In this age of mergers, failures and consolidations in the airline business, do you ever wonder who really owns the airplane on which you're flying?
The truth is that few airlines own their own planes. Most are financed--leased--because of the capital expenditures involved in buying new planes. For example, it would not be unusual to see a sign bolted to the inside of some cockpit doors that proclaims the aircraft is owned by a consortium of banks.
So much for the planes. But who owns the airlines ? The answers might surprise you. In the last few years, ownership of some carriers has changed rapidly, but the number of owners has decreased as airlines have failed, been sold or merged into larger carriers.
What is beginning to concern many industry observers is not just the mergers and other airline failures but the new ownership agreements and how they might affect the frequency of flights, choice of routes and the cost of your ticket.
Airlines are forming global alliances in an attempt to secure long-term survival in a deregulated environment. These are more than just marriages of convenience. In some cases the airlines that are tying the knot are participants in shotgun weddings--bonds made necessary because of dismal economic projections. The airlines of the world are uniting.
Two years ago Jan Carlzon, chief executive at SAS, predicted that no more than five European airlines would survive by 1995. The way things are going, Carlzon's prediction might come true two or three years early. And that's just in Europe.
One by one, airlines are forging domestic and global alliances, creating mega airlines out of marketing agreements, route swapping, code sharing and, in some cases, substantial ownership of one airline by another. In most cases the resulting companies are multinational.
The result? Some rather strange bedfellows, and some possibly scary scenarios for the future of air travel.
British Airways has already absorbed British Caledonian. And there are reliable reports that KLM, Aer Lingus, Finnair and Sabena are each quietly looking for a merger partner . . . or to acquire another airline. In West Germany, Air France and Lufthansa have begun joint operations with a new airline, Euroberlin France, with scheduled service from West Berlin to destinations within West Germany.
And that's just the start.
Other significant ownership changes: Ansett Airlines (an Australian carrier) owns a 20% stake in America West. The airline also owns 20% of Ladeco, a Chilean airline.
In October, Texas Air (owner of Continental and Eastern), faced with ballooning debt and unable to achieve an operating profit, announced an alliance with SAS.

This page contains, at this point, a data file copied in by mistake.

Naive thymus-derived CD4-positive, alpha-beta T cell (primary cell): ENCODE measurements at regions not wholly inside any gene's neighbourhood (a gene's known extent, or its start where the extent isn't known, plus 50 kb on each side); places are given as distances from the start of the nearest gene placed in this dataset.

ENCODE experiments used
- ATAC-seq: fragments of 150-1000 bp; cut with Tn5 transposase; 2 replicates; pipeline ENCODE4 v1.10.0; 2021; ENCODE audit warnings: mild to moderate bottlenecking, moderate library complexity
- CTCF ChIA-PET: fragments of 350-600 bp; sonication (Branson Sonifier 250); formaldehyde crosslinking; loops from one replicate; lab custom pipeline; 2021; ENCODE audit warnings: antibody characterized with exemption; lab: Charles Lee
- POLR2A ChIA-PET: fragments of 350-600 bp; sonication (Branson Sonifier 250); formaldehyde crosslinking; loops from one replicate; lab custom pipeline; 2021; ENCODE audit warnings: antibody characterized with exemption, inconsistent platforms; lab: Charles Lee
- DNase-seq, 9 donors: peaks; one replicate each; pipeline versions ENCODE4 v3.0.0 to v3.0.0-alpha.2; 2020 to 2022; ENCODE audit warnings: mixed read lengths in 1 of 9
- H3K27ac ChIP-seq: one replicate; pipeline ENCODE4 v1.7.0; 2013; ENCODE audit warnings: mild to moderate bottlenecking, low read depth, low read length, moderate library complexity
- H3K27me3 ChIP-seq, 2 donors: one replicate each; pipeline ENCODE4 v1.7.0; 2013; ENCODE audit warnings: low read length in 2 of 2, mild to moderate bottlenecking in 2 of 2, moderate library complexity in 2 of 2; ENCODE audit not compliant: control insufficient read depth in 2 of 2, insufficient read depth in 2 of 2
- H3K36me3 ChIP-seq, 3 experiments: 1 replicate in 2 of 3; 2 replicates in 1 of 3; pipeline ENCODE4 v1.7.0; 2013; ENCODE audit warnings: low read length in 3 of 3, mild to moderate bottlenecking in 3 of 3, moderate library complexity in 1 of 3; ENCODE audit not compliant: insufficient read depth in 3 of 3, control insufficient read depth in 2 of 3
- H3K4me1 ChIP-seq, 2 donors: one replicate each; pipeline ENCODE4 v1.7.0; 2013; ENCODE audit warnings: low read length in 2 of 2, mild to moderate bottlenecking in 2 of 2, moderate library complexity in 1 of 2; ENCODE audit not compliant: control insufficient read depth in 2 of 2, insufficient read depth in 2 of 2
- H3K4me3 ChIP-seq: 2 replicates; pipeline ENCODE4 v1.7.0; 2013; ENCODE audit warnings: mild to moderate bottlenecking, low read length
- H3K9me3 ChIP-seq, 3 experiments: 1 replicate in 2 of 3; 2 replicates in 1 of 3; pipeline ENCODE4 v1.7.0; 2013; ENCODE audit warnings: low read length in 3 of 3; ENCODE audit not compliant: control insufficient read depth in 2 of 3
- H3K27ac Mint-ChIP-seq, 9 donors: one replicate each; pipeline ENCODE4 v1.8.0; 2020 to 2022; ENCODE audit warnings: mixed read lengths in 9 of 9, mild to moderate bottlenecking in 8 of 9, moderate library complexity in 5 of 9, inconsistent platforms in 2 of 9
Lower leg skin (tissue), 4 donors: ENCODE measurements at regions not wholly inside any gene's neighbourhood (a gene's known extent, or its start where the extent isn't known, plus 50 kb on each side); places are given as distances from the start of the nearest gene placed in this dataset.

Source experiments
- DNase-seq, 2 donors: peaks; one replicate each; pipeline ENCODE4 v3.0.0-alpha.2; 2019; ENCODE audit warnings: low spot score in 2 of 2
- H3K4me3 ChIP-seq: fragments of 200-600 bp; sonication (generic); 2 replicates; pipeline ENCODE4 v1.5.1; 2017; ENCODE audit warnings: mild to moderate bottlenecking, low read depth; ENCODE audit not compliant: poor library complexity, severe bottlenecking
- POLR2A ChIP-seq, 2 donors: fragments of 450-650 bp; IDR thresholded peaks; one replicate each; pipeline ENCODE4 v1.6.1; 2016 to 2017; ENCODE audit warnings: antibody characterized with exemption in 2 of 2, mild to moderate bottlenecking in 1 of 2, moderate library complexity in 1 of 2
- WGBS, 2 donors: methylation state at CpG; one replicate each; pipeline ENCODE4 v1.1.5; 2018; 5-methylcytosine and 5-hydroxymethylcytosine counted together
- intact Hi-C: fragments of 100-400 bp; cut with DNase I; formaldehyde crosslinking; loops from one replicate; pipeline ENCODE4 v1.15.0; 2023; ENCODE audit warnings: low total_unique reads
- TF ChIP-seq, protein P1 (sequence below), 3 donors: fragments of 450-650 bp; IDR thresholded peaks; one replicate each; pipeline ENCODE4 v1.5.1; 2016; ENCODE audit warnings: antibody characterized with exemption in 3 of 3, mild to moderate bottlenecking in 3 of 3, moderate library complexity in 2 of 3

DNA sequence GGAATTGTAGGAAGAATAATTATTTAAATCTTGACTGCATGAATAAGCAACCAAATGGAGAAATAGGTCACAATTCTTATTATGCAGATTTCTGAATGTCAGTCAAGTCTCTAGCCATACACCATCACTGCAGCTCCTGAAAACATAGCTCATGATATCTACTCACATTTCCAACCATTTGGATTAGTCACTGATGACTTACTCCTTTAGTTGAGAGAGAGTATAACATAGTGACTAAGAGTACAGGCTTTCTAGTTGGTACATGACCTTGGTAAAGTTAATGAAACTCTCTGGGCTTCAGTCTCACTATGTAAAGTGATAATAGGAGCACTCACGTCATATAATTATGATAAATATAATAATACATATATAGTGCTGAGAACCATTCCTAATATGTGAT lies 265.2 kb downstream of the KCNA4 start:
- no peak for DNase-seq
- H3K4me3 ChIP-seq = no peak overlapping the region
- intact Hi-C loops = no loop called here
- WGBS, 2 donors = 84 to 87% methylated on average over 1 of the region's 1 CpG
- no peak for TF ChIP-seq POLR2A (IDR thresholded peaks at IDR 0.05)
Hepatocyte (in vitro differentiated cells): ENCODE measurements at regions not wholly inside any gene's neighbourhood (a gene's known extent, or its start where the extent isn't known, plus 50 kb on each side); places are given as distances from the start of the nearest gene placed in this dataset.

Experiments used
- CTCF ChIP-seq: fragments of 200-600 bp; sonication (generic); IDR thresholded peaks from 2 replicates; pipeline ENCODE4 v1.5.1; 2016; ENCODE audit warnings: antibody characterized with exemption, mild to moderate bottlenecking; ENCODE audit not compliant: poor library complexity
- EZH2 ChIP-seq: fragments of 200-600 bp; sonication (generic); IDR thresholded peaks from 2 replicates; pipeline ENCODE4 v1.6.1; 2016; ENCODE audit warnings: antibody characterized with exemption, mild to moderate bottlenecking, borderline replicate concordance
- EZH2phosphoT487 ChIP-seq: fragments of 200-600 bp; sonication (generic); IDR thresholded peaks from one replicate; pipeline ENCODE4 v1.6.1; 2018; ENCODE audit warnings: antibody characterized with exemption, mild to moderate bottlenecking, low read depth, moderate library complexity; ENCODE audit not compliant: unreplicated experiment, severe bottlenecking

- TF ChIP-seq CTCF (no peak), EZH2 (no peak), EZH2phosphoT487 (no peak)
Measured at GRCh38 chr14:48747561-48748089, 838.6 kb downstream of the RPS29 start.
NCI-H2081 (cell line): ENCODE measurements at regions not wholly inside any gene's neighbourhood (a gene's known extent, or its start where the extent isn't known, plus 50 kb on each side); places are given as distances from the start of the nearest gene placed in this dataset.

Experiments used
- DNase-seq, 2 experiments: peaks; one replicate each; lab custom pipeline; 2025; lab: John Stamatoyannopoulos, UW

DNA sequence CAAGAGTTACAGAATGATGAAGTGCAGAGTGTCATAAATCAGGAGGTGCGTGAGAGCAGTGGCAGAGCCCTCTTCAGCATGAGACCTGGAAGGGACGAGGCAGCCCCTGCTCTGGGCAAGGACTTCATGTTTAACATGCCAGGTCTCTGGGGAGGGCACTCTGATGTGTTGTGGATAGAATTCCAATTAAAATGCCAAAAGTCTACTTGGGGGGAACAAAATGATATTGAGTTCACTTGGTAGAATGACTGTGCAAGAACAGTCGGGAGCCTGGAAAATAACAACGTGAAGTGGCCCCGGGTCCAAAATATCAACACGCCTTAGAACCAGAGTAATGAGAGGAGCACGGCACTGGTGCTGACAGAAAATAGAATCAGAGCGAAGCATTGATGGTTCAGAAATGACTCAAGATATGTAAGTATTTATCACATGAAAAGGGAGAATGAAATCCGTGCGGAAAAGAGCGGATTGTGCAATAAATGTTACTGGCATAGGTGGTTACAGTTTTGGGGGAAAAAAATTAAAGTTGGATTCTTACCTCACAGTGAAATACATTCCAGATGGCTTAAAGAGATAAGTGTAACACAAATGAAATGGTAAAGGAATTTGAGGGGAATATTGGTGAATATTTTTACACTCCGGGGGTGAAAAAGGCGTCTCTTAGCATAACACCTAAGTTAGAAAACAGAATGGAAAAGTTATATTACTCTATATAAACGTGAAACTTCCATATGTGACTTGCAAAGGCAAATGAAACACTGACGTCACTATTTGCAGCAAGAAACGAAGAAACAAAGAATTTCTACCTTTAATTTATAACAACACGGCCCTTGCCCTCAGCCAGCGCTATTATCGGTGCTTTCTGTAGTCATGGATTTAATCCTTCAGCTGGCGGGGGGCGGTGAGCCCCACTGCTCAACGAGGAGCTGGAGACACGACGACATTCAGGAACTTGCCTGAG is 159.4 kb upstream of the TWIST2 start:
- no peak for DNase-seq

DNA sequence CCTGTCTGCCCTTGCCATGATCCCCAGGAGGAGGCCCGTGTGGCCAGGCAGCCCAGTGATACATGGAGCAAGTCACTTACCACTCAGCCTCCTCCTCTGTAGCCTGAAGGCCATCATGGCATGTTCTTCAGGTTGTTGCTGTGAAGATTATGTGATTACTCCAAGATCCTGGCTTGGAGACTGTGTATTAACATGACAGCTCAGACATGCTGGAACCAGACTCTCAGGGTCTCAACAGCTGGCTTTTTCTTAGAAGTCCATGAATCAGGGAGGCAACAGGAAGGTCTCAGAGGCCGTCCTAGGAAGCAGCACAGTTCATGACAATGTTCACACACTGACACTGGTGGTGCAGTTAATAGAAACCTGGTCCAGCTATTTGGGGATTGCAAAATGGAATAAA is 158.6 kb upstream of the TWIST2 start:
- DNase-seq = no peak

The "preferential air carrier agreement" would not only link schedules and flights around the world, but the Scandinavians paid $50 million for the right to buy up to 10% of Texas Air within six months. (Under federal law, American air carriers can have a maximum of 25% foreign ownership.)
The agreement was nothing new to SAS. Last year the airline paid about $160 million for a 40% share in Aerolineas Argentinas. Not content with two major airline agreements, SAS struck again in December, buying 24.9% of Britain's second-largest airline group (British Midland Airways, Manx Airlines, Loganair and London City Airways).
In the South Pacific, Qantas is becoming a large shareholder in Air New Zealand (a bid for 100% of the airline by British Airways in partnership with a Japanese tourist development company didn't work out). But Qantas isn't alone in the deal; the Australian airline will own 19.9% of Air New Zealand, American Airlines will own 7.5% and Japan Air Lines will own another 7.7%. The remainder of the airline stock will be divided among a host of other investors.
In the Middle East some airlines are talking privately about mergers. "It's the only way we're going to be able to compete with the mega carriers," says the chairman of one airline. "Individually, we're all too small. But together, we can be a mega carrier, too."
And American and Delta have agreed to form an "independent" partnership to operate a global agency reservations system. Delta became half-owner of the new $2-billion company by paying $650 million to American.
American is already partnered with British Airways in its Sabre reservations system (American can issue British Airways tickets, and its computer screens display connecting American and BA flights).
And there are strong industry rumors that Northwest and American are quietly pursuing a merger or, at the very least, an agreement whereby American will buy Northwest's Asian routes (a move similar to United's purchase of Pan Am's Asian system four years ago).
Finally Pan Am, once a dominant airline considered America's "flag" carrier, has just publicly acknowledged that to survive it will need a merger partner.
What does all this mean to you?